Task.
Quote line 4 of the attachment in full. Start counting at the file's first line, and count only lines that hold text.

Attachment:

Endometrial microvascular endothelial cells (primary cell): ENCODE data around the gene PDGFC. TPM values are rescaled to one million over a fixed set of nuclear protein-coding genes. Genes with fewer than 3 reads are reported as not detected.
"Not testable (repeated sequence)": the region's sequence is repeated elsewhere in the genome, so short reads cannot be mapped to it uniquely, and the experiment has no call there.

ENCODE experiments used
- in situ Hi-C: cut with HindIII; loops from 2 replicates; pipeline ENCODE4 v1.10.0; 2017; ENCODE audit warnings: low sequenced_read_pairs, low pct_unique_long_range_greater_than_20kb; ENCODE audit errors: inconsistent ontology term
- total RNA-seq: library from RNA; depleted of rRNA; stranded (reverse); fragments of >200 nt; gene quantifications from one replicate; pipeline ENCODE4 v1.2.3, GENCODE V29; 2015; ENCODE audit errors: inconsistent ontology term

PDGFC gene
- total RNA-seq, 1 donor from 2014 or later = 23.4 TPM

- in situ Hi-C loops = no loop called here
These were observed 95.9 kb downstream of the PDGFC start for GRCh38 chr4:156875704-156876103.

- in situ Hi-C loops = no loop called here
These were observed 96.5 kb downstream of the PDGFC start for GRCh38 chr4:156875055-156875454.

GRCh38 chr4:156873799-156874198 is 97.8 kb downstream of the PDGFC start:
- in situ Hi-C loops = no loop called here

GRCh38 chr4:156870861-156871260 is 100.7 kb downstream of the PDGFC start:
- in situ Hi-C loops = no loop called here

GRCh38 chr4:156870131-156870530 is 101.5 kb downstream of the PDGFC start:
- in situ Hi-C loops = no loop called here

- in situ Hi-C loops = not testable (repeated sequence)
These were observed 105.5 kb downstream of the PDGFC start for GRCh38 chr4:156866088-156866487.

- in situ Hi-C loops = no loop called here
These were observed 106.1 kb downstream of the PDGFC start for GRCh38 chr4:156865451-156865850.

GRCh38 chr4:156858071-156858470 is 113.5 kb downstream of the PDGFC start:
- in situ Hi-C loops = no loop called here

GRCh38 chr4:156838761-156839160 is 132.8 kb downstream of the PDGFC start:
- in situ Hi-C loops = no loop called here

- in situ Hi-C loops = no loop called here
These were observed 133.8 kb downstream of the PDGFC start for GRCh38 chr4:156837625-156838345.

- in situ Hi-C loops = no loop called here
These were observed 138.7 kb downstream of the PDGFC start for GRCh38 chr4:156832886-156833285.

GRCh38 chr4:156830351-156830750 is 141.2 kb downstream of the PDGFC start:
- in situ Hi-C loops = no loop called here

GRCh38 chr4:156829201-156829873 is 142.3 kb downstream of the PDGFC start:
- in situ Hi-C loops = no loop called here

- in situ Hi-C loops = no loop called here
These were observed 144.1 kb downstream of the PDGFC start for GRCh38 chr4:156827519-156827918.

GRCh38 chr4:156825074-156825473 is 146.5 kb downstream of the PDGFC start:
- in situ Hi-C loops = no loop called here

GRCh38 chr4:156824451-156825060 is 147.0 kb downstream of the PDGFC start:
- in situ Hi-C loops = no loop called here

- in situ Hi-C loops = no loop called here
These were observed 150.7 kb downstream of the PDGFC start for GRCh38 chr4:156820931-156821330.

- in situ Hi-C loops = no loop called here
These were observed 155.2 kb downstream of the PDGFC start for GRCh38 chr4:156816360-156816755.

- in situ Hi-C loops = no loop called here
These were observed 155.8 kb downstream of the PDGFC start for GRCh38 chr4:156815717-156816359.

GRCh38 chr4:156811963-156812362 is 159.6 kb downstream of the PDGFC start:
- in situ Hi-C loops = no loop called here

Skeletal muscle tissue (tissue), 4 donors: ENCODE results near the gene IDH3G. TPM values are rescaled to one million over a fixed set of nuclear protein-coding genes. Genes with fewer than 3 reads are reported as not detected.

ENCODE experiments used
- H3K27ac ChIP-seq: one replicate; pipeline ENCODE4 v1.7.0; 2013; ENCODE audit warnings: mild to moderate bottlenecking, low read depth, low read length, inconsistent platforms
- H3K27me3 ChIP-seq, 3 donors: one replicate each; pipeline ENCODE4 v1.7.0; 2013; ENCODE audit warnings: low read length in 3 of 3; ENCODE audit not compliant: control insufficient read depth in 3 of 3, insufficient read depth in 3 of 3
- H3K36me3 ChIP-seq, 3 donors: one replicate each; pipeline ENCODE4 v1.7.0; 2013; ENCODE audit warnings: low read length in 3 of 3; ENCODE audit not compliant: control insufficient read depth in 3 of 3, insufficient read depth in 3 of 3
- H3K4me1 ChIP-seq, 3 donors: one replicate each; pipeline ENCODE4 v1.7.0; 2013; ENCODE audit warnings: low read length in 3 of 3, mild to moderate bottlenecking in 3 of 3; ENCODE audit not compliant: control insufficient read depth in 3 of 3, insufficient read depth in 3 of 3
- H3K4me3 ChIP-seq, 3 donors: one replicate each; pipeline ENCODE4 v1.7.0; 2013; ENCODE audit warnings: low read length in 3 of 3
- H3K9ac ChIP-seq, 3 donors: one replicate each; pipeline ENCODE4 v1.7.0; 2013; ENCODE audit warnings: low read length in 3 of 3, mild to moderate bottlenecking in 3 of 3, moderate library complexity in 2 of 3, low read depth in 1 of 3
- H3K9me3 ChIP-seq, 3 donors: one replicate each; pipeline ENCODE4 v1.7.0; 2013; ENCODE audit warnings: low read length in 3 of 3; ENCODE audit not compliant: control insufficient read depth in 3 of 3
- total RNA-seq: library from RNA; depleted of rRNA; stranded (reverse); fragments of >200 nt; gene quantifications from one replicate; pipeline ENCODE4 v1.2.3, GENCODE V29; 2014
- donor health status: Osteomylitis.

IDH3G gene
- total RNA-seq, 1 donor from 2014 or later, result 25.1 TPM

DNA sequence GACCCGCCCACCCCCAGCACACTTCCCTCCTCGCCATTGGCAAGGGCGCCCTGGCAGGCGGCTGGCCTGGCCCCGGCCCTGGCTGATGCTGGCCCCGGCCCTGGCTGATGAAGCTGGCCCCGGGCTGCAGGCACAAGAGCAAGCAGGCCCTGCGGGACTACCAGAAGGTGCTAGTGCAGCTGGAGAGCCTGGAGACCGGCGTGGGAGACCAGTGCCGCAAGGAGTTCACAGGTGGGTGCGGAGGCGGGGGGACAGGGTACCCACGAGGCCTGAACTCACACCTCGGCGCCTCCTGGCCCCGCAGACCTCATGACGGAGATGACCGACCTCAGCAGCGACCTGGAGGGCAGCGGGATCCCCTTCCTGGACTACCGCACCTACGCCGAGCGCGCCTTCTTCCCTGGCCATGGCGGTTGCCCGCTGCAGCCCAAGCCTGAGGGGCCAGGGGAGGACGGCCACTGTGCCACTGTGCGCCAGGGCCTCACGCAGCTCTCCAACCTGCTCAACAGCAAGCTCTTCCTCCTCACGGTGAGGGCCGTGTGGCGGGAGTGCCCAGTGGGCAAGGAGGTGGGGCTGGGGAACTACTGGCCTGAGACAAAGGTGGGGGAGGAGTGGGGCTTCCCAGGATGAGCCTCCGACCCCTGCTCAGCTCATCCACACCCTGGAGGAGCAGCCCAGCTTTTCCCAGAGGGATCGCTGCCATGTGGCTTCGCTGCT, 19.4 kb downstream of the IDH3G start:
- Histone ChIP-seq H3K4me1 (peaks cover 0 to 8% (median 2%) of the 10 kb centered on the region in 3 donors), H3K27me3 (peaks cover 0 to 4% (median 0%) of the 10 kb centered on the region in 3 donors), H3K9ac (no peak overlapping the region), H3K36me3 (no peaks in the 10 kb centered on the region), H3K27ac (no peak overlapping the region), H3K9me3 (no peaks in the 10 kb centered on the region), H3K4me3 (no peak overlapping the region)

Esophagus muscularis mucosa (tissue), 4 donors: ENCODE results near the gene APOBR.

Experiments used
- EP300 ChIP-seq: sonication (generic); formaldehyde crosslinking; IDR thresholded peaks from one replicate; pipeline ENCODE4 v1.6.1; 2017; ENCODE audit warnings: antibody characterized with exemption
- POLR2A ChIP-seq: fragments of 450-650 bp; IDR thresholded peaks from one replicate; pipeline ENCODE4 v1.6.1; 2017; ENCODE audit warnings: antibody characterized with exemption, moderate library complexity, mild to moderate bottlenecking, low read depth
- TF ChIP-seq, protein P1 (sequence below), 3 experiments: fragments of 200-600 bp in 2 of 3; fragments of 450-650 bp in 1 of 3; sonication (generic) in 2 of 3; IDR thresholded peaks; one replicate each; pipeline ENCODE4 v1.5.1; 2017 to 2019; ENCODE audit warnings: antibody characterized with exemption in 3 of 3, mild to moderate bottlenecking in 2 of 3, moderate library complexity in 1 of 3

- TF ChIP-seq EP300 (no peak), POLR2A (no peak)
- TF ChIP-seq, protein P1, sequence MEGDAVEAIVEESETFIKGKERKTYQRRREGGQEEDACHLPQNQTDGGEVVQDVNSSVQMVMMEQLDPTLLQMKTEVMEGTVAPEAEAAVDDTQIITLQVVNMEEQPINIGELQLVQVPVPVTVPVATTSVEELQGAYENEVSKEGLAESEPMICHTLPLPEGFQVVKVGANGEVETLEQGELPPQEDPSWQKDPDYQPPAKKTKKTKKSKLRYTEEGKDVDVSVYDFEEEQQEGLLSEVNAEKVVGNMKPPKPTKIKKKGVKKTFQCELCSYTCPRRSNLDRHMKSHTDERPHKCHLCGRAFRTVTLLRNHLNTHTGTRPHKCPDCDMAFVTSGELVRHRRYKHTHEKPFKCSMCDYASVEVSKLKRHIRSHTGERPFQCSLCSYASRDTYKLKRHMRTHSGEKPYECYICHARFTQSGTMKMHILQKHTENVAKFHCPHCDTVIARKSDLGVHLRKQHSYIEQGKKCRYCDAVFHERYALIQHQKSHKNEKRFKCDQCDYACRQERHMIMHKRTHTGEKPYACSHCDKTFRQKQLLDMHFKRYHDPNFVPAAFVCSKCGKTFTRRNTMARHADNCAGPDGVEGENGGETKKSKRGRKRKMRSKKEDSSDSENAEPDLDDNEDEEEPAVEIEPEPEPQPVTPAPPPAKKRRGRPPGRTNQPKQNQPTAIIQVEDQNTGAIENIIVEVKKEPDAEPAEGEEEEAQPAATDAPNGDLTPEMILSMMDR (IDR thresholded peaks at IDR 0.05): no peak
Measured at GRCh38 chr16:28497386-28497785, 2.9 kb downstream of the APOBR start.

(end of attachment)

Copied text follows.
- in situ Hi-C: cut with HindIII; loops from 2 replicates; pipeline ENCODE4 v1.10.0; 2017; ENCODE audit warnings: low sequenced_read_pairs, low pct_unique_long_range_greater_than_20kb; ENCODE audit errors: inconsistent ontology term